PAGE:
China's president is calling for more democratic elections and a greater public say in how leaders are chosen.

President Hu Jintao's remarks came in a speech to members of the Communist Party as the country held its National Day celebrations.

The state-run Xinhua news agency quotes the Chinese leader as saying the public should have a greater role in government. It also quotes him as saying there should be reforms to China's legal system and the government should be more responsive to the public.

The report did not specify whether Mr. Hu was talking about allowing more opposition parties to operate, or whether he was referring to a possible expansion of the so-called village elections program.

The program has been in place for about a decade, allowing people in small townships to vote directly for local, low-level party officials.

Analysts say President Hu's remarks may be a sign that the Chinese leadership is about to unveil much awaited electoral reforms. An announcement could come at next week's annual meeting of the Communist Party leadership, where top party officials will discuss possible constitutional reforms.

Allen Choate of the Asia Foundation in Hong Kong says the changes, if they happen, would likely be limited to the village level. "I would not be surprised if there is more discussion next week, in the context of amending the Constitution, on changing the ways in which local party leaders and party secretaries are selected and elected," he said.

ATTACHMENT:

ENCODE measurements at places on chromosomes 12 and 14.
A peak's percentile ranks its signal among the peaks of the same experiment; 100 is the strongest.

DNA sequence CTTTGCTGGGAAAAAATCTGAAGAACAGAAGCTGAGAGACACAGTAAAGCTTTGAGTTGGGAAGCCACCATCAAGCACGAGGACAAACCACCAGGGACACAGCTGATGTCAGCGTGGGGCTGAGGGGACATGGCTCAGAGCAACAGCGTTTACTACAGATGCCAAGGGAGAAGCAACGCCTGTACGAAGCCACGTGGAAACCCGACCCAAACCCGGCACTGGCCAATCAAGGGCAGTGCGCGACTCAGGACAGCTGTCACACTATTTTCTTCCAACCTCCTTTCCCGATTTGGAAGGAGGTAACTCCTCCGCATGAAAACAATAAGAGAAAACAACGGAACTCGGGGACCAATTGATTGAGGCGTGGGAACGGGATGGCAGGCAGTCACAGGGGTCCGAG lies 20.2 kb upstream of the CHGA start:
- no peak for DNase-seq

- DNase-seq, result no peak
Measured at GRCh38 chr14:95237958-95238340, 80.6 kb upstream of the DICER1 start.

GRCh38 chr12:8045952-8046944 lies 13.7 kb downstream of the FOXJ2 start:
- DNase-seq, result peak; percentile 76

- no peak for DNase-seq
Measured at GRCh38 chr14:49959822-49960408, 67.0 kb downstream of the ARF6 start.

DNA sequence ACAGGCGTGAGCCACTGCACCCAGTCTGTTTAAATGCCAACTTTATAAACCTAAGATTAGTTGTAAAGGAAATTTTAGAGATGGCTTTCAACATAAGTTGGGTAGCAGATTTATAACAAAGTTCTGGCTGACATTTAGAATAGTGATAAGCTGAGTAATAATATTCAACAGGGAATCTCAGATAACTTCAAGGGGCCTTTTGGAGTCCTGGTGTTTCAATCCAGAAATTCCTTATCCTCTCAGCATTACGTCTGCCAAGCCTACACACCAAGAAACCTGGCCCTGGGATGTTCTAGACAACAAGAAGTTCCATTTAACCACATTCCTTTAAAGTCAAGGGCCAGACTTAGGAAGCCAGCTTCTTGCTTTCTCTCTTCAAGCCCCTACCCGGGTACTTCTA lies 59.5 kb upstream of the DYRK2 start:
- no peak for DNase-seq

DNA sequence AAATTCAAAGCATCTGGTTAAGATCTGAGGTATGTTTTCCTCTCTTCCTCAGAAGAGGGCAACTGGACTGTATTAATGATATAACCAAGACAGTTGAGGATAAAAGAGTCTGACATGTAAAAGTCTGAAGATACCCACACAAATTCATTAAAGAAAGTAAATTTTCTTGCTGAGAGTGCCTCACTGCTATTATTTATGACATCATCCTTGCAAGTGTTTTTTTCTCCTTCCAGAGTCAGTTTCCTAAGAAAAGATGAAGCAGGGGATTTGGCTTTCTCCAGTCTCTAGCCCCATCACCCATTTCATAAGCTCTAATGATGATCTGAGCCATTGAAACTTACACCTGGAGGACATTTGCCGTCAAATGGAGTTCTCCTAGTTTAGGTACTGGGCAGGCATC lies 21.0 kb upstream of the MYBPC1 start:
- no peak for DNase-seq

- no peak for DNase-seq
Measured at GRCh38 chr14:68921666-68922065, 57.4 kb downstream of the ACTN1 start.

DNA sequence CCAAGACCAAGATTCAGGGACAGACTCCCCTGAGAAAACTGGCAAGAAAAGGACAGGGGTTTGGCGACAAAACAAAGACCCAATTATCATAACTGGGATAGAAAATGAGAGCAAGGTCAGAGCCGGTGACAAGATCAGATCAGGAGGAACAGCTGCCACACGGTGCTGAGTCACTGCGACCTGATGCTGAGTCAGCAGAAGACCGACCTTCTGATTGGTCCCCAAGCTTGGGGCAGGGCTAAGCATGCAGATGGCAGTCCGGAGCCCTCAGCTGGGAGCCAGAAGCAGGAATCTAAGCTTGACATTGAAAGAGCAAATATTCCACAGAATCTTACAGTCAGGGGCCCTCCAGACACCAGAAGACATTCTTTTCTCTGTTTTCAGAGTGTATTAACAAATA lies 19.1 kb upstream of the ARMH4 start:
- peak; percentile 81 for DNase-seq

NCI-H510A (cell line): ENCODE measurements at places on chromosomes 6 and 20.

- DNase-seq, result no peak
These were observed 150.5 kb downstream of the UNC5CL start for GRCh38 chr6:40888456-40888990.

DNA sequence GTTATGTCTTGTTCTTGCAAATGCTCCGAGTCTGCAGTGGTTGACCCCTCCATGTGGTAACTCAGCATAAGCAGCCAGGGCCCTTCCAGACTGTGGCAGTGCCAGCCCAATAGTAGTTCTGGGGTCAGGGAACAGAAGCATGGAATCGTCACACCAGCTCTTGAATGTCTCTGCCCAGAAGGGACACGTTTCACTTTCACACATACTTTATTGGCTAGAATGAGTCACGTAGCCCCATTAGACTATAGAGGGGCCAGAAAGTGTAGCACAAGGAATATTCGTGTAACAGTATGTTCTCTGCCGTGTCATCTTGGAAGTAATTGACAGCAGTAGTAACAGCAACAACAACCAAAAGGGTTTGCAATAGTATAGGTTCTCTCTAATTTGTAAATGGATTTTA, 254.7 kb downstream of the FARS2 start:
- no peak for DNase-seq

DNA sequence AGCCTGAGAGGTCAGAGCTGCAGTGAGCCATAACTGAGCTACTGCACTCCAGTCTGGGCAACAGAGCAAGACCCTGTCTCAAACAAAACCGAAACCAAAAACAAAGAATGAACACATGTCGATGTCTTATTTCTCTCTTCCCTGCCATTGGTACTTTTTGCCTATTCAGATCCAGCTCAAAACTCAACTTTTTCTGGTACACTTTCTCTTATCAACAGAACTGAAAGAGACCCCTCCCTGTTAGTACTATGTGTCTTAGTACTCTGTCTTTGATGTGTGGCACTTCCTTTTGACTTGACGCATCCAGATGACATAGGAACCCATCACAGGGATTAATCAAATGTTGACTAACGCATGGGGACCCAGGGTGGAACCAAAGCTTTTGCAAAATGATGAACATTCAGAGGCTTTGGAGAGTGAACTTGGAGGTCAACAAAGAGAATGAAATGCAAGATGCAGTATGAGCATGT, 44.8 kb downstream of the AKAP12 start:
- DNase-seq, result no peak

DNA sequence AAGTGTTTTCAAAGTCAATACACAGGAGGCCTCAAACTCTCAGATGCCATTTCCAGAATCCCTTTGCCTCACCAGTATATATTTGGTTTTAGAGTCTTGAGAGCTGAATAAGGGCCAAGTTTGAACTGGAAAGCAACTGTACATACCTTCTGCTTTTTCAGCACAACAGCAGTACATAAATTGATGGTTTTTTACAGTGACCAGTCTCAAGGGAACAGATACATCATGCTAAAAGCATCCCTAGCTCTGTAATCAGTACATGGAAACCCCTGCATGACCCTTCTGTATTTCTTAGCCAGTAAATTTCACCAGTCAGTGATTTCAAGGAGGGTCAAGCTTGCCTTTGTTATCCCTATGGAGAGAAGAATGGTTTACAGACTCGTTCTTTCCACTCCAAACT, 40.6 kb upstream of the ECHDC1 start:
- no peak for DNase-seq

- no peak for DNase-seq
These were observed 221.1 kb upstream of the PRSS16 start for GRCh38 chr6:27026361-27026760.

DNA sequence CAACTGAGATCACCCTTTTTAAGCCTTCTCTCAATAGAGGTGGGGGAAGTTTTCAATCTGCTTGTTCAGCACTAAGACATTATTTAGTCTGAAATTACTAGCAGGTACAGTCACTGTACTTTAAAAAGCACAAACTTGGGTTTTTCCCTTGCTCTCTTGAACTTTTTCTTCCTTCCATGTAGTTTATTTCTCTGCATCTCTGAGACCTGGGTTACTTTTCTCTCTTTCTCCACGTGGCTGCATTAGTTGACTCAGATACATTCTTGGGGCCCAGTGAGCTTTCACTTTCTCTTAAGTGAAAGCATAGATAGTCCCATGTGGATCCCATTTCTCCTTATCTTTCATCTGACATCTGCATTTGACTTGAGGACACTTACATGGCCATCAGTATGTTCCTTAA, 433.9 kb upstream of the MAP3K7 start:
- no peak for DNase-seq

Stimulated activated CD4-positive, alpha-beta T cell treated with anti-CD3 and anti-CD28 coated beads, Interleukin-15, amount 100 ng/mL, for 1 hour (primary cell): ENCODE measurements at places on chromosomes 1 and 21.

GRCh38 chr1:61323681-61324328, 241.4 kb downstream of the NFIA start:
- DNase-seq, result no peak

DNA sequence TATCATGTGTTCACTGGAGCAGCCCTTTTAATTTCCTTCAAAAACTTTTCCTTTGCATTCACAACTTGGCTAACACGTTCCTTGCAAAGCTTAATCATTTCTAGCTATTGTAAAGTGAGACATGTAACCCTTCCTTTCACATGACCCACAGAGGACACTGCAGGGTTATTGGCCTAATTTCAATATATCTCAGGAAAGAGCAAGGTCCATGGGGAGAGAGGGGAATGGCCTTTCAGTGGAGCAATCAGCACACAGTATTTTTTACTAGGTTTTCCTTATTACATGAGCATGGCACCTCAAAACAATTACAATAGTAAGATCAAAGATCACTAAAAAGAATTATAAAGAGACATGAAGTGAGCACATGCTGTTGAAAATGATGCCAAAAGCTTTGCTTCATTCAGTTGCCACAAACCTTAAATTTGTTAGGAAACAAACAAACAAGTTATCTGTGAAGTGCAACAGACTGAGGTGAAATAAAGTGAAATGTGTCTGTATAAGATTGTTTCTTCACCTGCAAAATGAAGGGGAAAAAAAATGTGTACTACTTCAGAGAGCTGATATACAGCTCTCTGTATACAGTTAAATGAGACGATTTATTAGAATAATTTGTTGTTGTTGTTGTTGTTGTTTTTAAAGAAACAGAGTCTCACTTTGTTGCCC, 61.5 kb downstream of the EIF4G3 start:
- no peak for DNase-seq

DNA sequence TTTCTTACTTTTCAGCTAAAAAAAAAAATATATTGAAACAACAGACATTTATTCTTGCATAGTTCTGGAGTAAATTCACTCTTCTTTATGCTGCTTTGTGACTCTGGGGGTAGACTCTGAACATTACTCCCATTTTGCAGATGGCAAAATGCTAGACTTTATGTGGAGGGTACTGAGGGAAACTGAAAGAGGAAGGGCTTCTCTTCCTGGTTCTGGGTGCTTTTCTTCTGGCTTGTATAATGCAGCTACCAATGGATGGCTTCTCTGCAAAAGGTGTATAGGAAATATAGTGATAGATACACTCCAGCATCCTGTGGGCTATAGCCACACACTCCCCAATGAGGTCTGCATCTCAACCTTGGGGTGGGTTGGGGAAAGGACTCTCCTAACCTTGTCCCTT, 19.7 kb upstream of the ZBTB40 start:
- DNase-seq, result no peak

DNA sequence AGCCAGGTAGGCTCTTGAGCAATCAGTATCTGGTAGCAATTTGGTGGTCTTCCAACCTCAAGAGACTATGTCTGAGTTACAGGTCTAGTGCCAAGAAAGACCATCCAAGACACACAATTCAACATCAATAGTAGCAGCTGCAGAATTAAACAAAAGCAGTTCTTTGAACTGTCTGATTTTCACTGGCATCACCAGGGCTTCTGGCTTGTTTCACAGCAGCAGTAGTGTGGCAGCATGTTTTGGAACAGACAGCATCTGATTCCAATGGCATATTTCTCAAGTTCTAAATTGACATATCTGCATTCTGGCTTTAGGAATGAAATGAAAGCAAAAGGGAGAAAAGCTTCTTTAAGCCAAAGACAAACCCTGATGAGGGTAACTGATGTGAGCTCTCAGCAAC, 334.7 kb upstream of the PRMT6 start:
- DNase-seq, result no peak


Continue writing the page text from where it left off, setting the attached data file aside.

A number of key issues are on the agenda at next week's meeting, including economic reforms and other measures that are meant to ease concerns over the growing gap between China's urban rich and the rural poor.

Pressure has been growing on the government to respect property rights and improve the lives of impoverished farmers, who often complain they are being overtaxed.

Mr. Choate said President Hu and the Communist Party appear to be responding to growing farmers' protests.

"I think this leadership understands that there is a new mentality out there in the countryside; that there is a growing rights consciousness and these village elections have contributed to that," said Mr. Choate. "So being more open and responsive and not taking as many arrogant steps as they have in the past - things like land expropriation - would probably be one [foreseeable] change in the governing style of the party."

Analysts say the party may be ready to push measures that would make local officials more accountable and more responsive to their constituents.

Any reforms more sweeping than that, they say, are not likely. Chinese officials have recently repeated they do not believe the country is ready for direct elections at higher levels.

Many analysts say any discussion of allowing opposition parties to operate openly as they would in many western countries remains out of the question.